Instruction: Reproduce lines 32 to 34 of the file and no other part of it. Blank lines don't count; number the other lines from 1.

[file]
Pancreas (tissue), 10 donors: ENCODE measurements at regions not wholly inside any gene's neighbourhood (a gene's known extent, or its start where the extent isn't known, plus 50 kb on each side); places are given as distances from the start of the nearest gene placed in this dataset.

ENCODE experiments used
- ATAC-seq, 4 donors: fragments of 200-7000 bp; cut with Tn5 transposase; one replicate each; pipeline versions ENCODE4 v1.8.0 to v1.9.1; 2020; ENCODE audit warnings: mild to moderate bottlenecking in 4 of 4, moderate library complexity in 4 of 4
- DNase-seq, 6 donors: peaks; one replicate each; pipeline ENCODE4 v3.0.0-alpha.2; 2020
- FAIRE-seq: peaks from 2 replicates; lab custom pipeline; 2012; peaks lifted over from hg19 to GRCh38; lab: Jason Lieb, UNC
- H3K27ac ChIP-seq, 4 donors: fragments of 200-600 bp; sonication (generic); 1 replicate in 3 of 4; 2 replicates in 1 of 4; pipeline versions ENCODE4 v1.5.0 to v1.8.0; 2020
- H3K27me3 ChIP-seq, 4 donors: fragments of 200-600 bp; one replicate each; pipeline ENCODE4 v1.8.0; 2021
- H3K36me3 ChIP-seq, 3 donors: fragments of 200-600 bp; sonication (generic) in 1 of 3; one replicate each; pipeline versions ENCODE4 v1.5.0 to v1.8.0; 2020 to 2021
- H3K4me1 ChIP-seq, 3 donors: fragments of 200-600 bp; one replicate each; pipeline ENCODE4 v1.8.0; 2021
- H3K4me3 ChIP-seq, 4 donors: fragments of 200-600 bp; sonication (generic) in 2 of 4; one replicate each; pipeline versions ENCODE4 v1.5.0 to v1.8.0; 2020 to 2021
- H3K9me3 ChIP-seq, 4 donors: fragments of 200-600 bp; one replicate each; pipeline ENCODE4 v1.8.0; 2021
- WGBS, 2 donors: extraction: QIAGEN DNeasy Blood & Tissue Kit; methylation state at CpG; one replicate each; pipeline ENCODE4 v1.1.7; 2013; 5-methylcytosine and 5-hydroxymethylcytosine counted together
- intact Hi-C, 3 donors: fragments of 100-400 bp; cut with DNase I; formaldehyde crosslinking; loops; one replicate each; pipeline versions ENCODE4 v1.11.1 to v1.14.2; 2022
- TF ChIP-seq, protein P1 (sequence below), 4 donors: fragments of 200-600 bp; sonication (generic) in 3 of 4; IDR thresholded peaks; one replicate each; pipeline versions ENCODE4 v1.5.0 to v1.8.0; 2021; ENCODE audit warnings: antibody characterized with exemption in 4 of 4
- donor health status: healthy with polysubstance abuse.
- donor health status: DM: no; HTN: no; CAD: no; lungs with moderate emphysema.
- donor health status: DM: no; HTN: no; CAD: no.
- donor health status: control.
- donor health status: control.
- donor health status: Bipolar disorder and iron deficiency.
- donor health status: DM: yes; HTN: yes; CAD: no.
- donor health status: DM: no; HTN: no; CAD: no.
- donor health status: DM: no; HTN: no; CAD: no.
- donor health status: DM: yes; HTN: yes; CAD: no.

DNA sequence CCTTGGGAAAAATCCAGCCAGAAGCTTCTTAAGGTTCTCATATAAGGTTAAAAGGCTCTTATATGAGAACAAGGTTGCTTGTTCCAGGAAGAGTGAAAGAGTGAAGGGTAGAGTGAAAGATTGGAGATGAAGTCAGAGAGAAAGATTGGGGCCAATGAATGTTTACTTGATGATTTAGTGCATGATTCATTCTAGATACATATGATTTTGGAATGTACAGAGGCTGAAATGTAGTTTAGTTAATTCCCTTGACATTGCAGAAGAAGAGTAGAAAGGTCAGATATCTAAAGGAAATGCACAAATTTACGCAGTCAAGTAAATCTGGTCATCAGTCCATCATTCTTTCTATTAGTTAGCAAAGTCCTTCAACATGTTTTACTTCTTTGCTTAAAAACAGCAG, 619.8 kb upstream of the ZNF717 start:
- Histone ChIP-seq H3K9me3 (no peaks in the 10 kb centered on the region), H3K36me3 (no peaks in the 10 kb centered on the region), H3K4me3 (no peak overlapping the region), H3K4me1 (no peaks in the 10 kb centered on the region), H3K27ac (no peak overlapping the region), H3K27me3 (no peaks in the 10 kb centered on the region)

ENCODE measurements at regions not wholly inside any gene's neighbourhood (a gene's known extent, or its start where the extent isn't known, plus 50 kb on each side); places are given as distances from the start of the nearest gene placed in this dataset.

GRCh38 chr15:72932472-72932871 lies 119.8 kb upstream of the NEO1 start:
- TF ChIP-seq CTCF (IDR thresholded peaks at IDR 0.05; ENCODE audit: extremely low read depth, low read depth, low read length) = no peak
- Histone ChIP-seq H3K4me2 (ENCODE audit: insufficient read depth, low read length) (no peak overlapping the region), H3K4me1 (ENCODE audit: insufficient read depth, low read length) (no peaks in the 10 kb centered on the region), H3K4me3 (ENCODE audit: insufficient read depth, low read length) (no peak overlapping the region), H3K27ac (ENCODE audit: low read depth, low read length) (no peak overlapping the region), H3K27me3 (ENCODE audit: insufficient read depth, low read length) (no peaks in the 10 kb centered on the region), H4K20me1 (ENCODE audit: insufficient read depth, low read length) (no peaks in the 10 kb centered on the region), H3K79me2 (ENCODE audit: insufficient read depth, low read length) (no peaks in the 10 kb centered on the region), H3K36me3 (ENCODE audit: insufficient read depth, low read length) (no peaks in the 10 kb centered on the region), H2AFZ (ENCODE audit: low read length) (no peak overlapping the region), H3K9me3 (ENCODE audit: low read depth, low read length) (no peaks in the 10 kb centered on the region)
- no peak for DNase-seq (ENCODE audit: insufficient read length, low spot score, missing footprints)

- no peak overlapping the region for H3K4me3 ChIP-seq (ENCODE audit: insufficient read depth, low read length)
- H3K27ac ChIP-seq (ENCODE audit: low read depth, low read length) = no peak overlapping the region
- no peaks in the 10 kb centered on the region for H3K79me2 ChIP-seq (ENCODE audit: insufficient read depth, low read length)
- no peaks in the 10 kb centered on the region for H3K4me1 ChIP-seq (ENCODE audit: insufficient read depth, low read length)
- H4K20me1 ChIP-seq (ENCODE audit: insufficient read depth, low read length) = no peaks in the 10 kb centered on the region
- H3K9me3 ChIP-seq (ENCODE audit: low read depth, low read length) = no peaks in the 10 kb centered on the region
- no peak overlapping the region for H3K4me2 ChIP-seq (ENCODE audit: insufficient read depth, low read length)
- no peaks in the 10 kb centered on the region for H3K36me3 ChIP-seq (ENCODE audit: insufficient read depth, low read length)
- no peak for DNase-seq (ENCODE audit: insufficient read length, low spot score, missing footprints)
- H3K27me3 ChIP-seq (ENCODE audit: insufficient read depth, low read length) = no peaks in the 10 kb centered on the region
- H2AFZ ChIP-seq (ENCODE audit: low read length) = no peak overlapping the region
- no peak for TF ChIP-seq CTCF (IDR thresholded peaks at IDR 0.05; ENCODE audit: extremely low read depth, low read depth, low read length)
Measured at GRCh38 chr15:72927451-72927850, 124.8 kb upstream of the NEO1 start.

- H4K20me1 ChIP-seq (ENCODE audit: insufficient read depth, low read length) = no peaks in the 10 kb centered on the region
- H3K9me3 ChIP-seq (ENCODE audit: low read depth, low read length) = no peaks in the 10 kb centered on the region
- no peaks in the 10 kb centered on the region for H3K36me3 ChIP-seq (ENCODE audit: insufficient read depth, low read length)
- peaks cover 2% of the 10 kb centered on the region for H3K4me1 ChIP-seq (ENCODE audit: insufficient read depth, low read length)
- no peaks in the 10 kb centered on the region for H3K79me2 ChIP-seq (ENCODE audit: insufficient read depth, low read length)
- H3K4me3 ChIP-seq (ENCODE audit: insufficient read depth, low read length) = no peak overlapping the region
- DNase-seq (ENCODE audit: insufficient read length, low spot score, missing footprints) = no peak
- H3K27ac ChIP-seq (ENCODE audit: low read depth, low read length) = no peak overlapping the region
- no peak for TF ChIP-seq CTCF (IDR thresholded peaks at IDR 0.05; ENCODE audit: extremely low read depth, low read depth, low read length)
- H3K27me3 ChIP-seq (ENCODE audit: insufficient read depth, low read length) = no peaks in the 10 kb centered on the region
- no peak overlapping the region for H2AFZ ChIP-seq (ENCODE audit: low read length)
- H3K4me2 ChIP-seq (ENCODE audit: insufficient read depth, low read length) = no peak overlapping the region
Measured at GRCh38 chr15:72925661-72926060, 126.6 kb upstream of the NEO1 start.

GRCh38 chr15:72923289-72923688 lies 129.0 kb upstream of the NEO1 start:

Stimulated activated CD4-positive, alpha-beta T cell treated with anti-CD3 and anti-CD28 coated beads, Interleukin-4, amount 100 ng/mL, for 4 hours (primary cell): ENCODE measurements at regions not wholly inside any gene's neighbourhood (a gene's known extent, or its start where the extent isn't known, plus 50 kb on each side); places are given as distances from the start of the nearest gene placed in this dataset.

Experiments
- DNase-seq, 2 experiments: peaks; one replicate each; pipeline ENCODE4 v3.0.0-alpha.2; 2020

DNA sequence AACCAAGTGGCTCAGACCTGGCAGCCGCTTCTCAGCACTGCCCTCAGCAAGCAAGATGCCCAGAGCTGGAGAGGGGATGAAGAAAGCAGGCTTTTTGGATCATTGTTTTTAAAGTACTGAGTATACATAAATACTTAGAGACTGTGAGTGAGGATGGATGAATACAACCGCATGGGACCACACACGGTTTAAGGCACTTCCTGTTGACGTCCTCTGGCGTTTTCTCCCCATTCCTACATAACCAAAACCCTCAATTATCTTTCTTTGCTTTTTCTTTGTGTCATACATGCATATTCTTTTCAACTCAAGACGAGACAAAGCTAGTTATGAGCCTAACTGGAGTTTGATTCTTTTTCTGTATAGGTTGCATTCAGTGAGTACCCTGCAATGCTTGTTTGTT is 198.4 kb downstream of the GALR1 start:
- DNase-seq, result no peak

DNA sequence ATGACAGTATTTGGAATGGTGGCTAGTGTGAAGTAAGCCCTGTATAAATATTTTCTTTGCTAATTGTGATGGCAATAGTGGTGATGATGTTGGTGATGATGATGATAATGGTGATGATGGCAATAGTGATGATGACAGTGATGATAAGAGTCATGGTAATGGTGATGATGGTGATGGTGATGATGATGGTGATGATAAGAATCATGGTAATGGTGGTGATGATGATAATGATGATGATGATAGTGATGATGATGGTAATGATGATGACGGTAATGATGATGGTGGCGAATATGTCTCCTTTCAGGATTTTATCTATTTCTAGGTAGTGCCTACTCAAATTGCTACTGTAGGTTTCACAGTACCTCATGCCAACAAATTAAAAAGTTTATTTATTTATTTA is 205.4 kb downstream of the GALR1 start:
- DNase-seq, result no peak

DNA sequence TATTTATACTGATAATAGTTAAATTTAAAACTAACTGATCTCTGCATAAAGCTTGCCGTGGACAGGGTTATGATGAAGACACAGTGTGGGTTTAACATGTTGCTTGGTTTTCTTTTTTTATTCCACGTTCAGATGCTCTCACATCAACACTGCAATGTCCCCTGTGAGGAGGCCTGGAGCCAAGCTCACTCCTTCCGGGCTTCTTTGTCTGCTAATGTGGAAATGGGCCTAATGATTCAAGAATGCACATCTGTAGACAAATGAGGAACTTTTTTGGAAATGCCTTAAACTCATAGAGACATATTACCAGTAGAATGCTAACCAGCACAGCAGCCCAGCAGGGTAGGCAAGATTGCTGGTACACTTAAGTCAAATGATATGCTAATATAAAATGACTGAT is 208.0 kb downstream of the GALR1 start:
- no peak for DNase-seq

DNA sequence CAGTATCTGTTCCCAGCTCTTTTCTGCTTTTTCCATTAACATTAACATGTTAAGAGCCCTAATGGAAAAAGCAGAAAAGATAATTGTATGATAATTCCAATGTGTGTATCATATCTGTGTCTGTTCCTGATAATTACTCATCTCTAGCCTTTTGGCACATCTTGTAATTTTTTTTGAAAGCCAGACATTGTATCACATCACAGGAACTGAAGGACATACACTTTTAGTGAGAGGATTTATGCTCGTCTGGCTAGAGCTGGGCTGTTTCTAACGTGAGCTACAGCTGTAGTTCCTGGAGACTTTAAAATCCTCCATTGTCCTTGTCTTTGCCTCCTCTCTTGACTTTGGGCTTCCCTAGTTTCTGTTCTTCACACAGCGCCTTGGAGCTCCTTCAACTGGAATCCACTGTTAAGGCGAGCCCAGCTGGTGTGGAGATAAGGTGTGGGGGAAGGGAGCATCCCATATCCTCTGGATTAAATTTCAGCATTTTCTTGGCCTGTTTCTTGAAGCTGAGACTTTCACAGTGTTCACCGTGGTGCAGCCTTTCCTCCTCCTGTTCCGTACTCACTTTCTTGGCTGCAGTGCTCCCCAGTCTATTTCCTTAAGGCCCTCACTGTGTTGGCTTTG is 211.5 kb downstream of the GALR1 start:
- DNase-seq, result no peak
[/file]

- no peak overlapping the region for H3K4me3 ChIP-seq (ENCODE audit: insufficient read depth, low read length)
- H3K27ac ChIP-seq (ENCODE audit: low read depth, low read length) = no peak overlapping the region
- no peaks in the 10 kb centered on the region for H3K79me2 ChIP-seq (ENCODE audit: insufficient read depth, low read length)